Fully implementing a DevOps culture is a demanding endeavor for even the best-prepared organization. In addition to developing new workflows and processes to integrate the development and operations functions of the team and break down silos, the team needs to be up-to-speed with some key terminology to ensure that best practices are being followed.
Here are some of the key terms and why each of them is important to your DevOps team.
Many view DevOps as a development upon the Agile software and business development philosophy.
Agile, like DevOps, calls for short, iterative development cycles that allow product managers to better pivot the software to the often rapidly changing conditions of the market and user requirements.
It’s important for DevOps teams to be familiar with some of Agile’s most prominent processes, such as Scrum, as those already familiar with them may want the new DevOps workflows to jive with what’s already in place.
Another important DevOps functions for teams to be aware of is regression testing. Because DevOps envisions striving towards a continually more iterative release cycle, the importance of this QA functioned is increased as teams become more DevOps-efficient.
Regression testing, which can be run both as functional tests and unit tests, should be done early in the development cycle as well as after each major build. We tried and loved Testim.io for automating regression.
Vulnerabilities are potentially dangerous backdoors into your software that a hacker could exploit.
As ‘dev’ and ‘ops’ work in increasingly close alignment, it’s important that they are synchronized on the effort to conduct effective quality assurance on all code produced. They should also be able to scan any open-source platforms used in the development process for common vulnerabilities and exposures (CVEs).
Like everything else in operations, this function is pervaded with automation platforms to make the process more effective and begin checking code for potential security vulnerabilities even before it enters the test environment.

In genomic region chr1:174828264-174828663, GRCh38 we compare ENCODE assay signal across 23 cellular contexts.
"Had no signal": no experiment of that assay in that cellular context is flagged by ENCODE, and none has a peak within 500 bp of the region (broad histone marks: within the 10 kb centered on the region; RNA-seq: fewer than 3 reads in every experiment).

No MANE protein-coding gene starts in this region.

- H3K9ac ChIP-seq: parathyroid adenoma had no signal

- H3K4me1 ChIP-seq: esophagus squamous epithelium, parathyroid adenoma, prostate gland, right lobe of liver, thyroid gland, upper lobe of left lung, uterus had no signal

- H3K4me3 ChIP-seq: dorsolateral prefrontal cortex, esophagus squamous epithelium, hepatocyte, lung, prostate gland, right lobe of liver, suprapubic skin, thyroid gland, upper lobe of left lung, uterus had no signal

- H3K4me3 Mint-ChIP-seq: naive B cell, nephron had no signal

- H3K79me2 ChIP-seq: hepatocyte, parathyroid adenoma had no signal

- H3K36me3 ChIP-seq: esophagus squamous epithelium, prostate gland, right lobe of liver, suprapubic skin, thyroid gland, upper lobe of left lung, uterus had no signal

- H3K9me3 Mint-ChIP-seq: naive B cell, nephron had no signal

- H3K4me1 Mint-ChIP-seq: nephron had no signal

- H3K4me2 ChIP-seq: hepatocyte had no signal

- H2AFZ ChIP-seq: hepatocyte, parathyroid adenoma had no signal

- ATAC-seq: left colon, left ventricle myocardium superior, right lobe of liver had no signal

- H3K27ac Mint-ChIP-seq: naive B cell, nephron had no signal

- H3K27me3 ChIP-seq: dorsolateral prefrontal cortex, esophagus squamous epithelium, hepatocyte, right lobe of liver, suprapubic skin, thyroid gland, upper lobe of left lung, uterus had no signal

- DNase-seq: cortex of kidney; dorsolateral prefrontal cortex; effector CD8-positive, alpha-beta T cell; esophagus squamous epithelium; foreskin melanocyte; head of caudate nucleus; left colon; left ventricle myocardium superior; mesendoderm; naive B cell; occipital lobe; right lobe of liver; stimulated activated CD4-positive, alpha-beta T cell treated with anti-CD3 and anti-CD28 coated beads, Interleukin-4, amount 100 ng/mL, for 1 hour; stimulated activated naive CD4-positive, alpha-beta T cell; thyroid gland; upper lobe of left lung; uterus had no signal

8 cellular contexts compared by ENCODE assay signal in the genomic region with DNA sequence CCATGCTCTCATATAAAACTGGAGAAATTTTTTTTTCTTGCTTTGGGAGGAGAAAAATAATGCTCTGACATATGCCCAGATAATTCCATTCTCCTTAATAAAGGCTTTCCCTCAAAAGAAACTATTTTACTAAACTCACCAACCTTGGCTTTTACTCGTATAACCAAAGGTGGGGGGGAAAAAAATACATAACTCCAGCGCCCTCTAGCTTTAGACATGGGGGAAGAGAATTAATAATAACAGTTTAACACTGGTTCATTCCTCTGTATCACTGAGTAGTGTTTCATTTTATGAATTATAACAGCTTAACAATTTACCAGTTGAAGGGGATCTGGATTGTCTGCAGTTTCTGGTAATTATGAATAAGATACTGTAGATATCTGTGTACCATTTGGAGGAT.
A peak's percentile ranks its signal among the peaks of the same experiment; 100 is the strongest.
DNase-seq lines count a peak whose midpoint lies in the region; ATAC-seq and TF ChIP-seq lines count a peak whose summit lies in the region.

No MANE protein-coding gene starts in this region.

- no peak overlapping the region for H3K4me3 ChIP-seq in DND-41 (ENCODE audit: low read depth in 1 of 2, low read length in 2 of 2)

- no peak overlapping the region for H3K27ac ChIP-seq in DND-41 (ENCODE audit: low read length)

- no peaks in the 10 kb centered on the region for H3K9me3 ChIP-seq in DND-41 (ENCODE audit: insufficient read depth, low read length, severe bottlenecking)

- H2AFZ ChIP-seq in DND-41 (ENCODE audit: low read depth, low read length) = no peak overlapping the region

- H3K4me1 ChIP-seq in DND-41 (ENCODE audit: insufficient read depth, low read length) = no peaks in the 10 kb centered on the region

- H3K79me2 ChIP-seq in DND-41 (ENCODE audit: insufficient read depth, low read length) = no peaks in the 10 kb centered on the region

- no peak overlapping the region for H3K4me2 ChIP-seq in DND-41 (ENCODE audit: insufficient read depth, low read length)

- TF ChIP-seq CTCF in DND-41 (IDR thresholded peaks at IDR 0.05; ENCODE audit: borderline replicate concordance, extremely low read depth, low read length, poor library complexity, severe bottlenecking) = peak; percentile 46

As DevOps envisions the two departments working in ongoing unison to bring continuous improvements to the codebase to market, it’s important that this becomes an ongoing and prioritized effort.
A major function of DevOps is streamlining the development and testing processes. Provisioning (setting up systems for new users) is particularly important to the smooth functioning of this process, particularly as operations scale and more team members come aboard.
DevOps teams frequently harness the power and scalability of automated system configuration management tools to make this happen smoothly.
Release and deployment management (RDM) is another core function of the DevOps teams.
After bugs have been ironed out and the codebase becomes more robust, teams need to begin planning a scheduled and controlled manner of moving the content into the testing and finally the live/production environments.
This is done through carefully orchestrated deployment management techniques and tools such as Chef, Puppet, and Ansible. Having a rigid process in place becomes increasingly important as companies move towards iterative development.
Centralized logging is an indispensable part of the professional operations work process and is critical to monitoring system performance.
After all the effort involved in coordinating the development, testing, and deployment processes, it would be a pity if ‘dev’ and ‘ops’ did not coordinate to analyze the real-time product logs to gain early actionable insights into user problems, bugs, and improvements for the next iteration.
Logging is more than haphazardly trying to find the needle in a haystack of data from a variety of sources. DevOps teams taking logging seriously should take the time to develop a logging strategy, effectively structure the log data, and add context to each data point being analyzed.
This will allow for the best probability that these important insights will translate into action without delay. It also happens to be exactly where Coralogix comes into the picture.
When it comes down to it, in order for a DevOps team to truly succeed they need not only know what these aforementioned terms are, but they need to be able to implement and use them in their day to day work process. Embracing a DevOps attitude into your organization holds the promise of increased, better software deployment, so what are you waiting for?